We know that to some people, foundations simply seem like large ATM machines. If you have the right card and the right code, then voila, the money for a project or organization is dispensed and you’re done. But we, and many of our funder colleagues, strive to be more than this. We hope that we can add value to the work of grantees, supporting them in ways that go beyond the grant check.
I was invited to write an essay for the annual meeting of Grantmakers in Health, a membership organization for foundations like ours working to improve health and health care. The theme was “The Power of Voice,” and we were asked to share how we use the Foundation’s position and influence to advance our mission and how we amplify the voices of our grantees and stakeholders (for us, older adults). We wanted to share this essay about the Foundation’s communications and “noise-making” efforts and you can read other health foundations’ perspectives here.
We hope this provides some insight into our thinking and motivation for you to join us in raising your voice for better health of older adults.
While still shrouded in mist, the path to transforming our health care system is becoming more clear.
While the view is still hazy, last week the Centers for Medicare and Medicaid Services (CMS) took a major step to clarify how it will address the major challenge facing Medicare (and therefore our health care system): transforming an episodic, acute-care dominated, fee-for-service system into one that can meet the challenge of complex chronic care, improving the health of older people while reducing spending.
This is the challenge our new “downstream” grantmaking strategy is designed to address, making CMS’s proposal both very welcome and a high-stakes opportunity to advance our hopes.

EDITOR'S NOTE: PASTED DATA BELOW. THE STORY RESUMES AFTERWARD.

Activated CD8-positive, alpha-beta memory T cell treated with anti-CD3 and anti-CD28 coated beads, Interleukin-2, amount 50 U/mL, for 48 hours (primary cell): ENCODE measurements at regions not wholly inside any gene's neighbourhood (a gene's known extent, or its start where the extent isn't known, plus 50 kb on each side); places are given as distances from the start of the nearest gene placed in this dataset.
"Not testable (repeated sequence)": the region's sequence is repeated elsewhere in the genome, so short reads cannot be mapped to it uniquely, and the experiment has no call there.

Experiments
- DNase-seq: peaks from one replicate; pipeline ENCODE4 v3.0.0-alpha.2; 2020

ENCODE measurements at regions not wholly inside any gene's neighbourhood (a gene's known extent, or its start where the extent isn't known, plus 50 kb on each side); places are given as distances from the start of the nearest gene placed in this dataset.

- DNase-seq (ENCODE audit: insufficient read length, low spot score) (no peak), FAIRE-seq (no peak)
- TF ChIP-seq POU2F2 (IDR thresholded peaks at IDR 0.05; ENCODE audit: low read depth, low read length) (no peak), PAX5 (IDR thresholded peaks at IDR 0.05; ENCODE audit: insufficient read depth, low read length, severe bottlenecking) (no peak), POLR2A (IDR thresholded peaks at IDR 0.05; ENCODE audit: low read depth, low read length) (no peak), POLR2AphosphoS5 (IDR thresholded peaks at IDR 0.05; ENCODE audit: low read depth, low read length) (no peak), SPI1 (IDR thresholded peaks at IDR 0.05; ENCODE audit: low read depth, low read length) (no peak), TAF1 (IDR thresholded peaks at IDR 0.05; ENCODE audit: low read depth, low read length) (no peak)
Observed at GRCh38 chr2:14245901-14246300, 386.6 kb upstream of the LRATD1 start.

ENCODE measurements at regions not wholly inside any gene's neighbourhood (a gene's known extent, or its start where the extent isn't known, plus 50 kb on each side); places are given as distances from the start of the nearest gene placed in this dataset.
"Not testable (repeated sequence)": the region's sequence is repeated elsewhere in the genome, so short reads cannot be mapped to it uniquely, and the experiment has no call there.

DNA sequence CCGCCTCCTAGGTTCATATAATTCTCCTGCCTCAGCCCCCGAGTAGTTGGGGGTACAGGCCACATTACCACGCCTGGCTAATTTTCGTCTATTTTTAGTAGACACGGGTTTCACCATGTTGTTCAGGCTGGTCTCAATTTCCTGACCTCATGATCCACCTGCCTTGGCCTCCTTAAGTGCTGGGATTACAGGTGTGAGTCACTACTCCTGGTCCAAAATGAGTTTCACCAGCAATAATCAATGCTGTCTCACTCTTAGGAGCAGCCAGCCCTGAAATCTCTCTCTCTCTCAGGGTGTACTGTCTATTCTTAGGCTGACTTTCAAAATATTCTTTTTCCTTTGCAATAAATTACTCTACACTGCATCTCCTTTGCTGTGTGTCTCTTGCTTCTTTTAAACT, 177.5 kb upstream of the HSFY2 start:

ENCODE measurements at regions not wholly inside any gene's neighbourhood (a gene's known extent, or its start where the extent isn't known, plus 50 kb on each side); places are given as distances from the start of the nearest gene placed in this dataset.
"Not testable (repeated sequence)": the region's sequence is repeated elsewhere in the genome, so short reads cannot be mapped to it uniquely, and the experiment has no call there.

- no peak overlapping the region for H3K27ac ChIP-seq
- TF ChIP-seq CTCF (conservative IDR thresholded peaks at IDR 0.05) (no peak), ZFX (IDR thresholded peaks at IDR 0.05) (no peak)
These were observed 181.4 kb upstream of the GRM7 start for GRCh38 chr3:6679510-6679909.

Click photo to watch the Community Catalyst video.
You would think having both Medicare and Medicaid would mean getting more of the benefits and services you need.
But for the 10 million people who receive health care coverage under both systems—who are poor and mostly older adults with complex health and social needs—it’s far too easy to fall between the cracks of these good programs. They are structured differently, have different rules, and often lead to a complicated maze of services and providers.
If our shift in strategy moves our focus from “upstream” academic capacity building to a “downstream” emphasis on the determinants of practice, these vanguard leaders are shooting the rapids and teaching us what can be done with geriatric expertise.
What is the best way to sell umbrellas? We have tons of street vendors in New York who know the secret. Is it to have the best-made, reasonably priced umbrella on the block? That’s a good starting point.
Do you need an attractive sign or an attention-getting catchphrase? Good advertising certainly helps. But if you really want to sell your umbrellas, there is one sure-fire way to have them fly off your cart. You guessed it.
Dr. Tracy Lustig testified in August before the Commission on Long-Term Care.
One of my biggest surprises in the passage of the Patient Protection and Affordable Care Act (PPACA) was the inclusion of title VIII, the CLASS ACT, which created the possibility of a national, voluntary, premium-financed, and federally administered long-term care insurance program.
While the benefits might have been small and delivered through our only marginally adequate long-term care system, at least it was a start and a step toward recognizing the serious long-term care needs of our aging population.